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Adults Predict They Could Only Go Without Their Phone And TV For This Long

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A woman taking curiosity thinking of not having a phone. But people would only be able to manage an average of five hours and 11 minutes without their phone, relying on it for online banking (44 percent), social media (38 percent) and maps and directions (34 percent). CAST OF THOUSANDS/SWNS TALKER

Adults predict they could only go without their phone and TV for just five hours – while they could manage three days without a laptop or tablet.

A UK study of 2,000 people found 71 percent admitted they’d struggle to manage their life if they didn’t have access to the internet.

Displeased red haired woman scratches head frowns from dissatisfaction tries to solve problem with smart phone doesnt know how to use new application dressed in fashion clothes isolated on beige wall
A woman taking curiosity thinking of not having a phone. But people would only be able to manage an average of five hours and 11 minutes without their phone, relying on it for online banking (44 percent), social media (38 percent) and maps and directions (34 percent). CAST OF THOUSANDS/SWNS TALKER

And without a phone more than half (56 percent) would hardly communicate with anyone.

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When it comes to game consoles adults could manage for three days without access to them.

But people would only be able to manage an average of five hours and 11 minutes without their phone, relying on it for online banking (44 percent), social media (38 percent) and maps and directions (34 percent).

The research was commissioned by Tesco Mobile, which is distributing data through the Trussell Trust’s network of food banks as part of its Little Helps Databank, aiming to connect 50,000 people facing financial hardship by 2025.

The study also found 57 percent agreed digital connection is vital for their well-being and a further 56 percent also said it’s important for their social life and 49 percent rely on accessing the internet for their job.

Tesco Mobile has teamed up with comedian Dom Joly to highlight the importance of being online and connected.

He spent a weekend without any devices and came up against several problems including being unable to pay for groceries without his banking app.

Young parents with little children and gadgets at home.
A family on their electronics that doesn’t include interaction with one another. The study also found 57 percent agreed digital connection is vital for their well-being and a further 56 percent also said it’s important for their social life and 49 percent rely on accessing the internet for their job. GROUND PICTURE/SHUTTERSTOCK

He also missed his daughter’s hockey game as he couldn’t find the location without access to maps, and wasn’t able to pay a bill without a phone or internet access.

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Dom Joly said: “This experience has highlighted to me just how vital having a digital connection is. I take a huge amount for granted having a mobile phone and internet access.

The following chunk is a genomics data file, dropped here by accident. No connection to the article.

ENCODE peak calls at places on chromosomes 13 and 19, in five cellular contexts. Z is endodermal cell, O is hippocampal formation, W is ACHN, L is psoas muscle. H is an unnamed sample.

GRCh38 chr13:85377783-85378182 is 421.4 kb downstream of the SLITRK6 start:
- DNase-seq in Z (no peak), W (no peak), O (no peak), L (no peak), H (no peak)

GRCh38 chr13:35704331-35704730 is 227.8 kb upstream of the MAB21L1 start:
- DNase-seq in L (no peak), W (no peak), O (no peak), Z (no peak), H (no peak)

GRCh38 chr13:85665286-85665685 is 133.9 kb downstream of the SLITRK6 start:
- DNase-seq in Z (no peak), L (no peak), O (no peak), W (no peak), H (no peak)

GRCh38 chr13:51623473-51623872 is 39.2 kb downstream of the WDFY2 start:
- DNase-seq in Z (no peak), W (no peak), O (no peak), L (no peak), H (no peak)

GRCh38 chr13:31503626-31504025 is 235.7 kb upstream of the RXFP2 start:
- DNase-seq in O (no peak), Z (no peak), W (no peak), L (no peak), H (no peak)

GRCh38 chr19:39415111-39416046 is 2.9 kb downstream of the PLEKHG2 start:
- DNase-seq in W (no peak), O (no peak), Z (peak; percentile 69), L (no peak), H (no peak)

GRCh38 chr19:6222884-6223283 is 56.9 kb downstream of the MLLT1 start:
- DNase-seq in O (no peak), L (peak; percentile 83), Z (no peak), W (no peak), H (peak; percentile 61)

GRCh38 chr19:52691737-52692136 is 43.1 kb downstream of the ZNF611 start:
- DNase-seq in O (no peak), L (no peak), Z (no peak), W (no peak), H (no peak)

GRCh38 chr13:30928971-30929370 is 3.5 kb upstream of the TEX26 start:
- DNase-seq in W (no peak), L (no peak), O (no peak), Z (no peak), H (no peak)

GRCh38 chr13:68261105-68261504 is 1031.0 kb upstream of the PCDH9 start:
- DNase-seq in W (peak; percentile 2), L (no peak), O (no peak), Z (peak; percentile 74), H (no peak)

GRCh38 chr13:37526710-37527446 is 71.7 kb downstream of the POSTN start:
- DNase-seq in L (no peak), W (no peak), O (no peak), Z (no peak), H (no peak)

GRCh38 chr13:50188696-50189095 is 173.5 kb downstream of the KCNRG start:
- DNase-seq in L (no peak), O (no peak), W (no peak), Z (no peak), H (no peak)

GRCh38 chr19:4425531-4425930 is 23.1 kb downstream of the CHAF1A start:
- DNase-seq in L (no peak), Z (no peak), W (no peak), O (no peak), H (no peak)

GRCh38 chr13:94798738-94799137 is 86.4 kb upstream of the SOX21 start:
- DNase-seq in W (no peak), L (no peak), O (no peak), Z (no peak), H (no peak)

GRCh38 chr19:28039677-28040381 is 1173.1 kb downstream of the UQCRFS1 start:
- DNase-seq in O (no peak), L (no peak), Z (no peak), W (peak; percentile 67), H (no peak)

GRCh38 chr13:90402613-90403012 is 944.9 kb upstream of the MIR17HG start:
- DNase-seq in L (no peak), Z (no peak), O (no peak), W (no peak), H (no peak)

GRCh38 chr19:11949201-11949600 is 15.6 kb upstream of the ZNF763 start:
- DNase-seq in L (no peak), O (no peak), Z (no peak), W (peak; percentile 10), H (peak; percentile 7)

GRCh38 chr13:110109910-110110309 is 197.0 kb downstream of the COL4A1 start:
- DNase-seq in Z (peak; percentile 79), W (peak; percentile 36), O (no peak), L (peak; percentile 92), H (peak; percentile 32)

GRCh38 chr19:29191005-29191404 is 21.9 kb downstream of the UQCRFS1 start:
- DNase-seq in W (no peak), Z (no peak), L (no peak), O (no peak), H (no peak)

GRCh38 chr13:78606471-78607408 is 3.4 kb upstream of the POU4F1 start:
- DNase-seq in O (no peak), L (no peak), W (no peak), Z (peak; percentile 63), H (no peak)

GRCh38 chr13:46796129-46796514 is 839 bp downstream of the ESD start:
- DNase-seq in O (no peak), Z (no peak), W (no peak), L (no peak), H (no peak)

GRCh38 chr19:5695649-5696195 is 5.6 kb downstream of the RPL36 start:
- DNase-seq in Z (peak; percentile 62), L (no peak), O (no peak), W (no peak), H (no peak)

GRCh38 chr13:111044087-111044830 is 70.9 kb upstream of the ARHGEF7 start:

“In just a weekend I felt very frustrated and isolated and didn’t expect to face such a variety of hurdles caused by my lack of data and internet.

“I can only imagine how hard it is for people who are disconnected over much longer periods and often without the support of others.”

“Poverty is an issue that a growing number of families are facing across the UK. I hope to raise awareness of people facing financial hardship and not being able to afford essentials, like connectivity.”

The research also found technology is used on a daily basis for accessing the internet (51 percent), speaking to family and friends (45 percent) and keeping up to date with news (45 percent).

During the average day mobile phones are used for three hours and 34 minutes, while laptops are active for just under four hours.

In the past 12 months alone, people have used their smart devices to pay bills (32 percent), book medical appointments (24 percent) and order food (22 percent).

Others have accessed benefits advice and other forms of support (12 percent), applied for a job (11 percent) and booked their child onto after-school clubs (10 percent).

Young gloomy and bored African man getting angry while his cheerful dark skinned girlfriend chatting with her friends on social networks using mobile phone, instead of talking to him during the date
A woman on her phone while the man isn’t on his phone putting his attention to her. Lack of access to devices and the internet would leave people feeling disconnected (38 percent), isolated (27 percent) and lonely (25 percent). CAST OF THOUSANDS/SWNS TALKER

Lack of access to devices and the internet would leave people feeling disconnected (38 percent), isolated (27 percent) and lonely (25 percent).

Despite seven in 10 (71 percent) assuming most adults would have a mobile phone with sufficient data today, 35 percent know someone who can’t access the internet, according to the OnePoll data.

Claire Pickthall, CEO of Tesco Mobile, says: “Technology enables us more than ever to help manage our lives.

“Whether it’s connecting with loved ones, making important appointments, or managing finances, everything can be done from one connected device.

“We rely on our smartphones so much, it’s hard to imagine how people who are disconnected are able to tackle those tasks.”

 

Produced in association with SWNS Talker.

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